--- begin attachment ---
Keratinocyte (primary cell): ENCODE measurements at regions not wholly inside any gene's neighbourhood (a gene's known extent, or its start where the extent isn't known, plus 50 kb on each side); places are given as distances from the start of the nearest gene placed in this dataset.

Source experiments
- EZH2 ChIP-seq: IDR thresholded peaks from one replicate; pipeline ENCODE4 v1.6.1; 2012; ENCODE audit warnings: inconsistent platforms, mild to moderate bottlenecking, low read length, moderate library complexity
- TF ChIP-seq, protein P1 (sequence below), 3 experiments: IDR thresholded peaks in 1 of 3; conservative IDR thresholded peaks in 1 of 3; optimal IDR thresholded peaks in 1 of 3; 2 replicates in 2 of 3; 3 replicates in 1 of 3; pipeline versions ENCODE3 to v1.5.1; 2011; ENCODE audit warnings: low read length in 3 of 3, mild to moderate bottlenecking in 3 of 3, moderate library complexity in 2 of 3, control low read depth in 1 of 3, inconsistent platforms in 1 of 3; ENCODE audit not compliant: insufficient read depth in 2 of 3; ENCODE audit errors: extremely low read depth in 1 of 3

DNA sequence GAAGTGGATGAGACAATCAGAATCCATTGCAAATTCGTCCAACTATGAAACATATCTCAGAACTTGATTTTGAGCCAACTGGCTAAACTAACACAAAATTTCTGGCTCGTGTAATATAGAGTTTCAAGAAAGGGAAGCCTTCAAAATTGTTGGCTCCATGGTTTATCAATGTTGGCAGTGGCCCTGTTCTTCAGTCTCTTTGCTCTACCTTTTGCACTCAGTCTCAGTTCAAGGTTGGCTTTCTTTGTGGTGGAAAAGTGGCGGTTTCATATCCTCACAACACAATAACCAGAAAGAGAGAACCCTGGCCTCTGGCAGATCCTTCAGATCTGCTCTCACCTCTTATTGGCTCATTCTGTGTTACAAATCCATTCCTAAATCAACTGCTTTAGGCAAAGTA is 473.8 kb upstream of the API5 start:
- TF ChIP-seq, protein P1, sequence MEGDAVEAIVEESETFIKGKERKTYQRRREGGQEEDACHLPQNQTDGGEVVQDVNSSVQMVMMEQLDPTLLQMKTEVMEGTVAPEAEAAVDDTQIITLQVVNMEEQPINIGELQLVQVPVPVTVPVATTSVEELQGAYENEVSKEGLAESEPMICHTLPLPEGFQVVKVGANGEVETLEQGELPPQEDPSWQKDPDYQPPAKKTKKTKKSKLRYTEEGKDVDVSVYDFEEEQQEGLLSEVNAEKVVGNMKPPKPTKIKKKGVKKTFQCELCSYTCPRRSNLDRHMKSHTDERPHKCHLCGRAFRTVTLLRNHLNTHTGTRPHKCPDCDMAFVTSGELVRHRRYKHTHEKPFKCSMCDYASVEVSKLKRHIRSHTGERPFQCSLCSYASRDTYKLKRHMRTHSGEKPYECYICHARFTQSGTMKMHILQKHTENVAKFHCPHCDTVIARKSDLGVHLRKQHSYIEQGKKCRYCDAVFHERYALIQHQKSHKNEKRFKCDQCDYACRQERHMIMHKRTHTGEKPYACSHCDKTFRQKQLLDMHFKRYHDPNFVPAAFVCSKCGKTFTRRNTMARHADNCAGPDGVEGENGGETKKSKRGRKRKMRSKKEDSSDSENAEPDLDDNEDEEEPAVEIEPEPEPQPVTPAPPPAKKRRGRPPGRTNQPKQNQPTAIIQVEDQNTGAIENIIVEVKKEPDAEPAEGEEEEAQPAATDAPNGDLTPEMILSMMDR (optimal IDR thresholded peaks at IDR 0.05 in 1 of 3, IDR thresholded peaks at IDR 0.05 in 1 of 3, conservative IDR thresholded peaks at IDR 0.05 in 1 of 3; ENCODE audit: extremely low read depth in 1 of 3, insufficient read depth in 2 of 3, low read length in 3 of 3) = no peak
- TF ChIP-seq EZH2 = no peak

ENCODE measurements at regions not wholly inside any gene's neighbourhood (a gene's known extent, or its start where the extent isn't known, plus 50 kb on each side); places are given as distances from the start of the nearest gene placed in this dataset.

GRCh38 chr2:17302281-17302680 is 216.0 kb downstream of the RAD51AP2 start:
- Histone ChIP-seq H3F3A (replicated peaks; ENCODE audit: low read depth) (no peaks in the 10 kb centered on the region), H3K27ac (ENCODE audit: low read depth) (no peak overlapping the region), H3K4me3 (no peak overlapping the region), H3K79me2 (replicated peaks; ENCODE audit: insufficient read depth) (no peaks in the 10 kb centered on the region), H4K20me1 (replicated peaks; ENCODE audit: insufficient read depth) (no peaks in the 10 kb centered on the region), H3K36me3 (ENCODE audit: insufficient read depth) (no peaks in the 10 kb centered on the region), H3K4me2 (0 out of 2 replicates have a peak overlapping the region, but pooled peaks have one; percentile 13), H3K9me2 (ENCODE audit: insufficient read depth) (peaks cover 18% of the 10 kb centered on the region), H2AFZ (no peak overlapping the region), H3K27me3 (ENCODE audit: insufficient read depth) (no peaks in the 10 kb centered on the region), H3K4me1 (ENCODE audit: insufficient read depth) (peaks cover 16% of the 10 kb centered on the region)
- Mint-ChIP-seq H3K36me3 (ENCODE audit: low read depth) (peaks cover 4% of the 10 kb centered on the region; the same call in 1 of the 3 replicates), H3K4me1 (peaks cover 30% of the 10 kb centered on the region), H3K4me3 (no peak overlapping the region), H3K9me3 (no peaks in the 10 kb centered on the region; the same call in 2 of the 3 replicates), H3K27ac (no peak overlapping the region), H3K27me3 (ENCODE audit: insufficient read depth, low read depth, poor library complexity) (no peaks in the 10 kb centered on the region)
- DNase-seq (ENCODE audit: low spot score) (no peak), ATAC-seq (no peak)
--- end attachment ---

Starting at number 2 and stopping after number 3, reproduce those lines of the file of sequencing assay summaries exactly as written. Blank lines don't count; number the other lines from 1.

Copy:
Source experiments
- EZH2 ChIP-seq: IDR thresholded peaks from one replicate; pipeline ENCODE4 v1.6.1; 2012; ENCODE audit warnings: inconsistent platforms, mild to moderate bottlenecking, low read length, moderate library complexity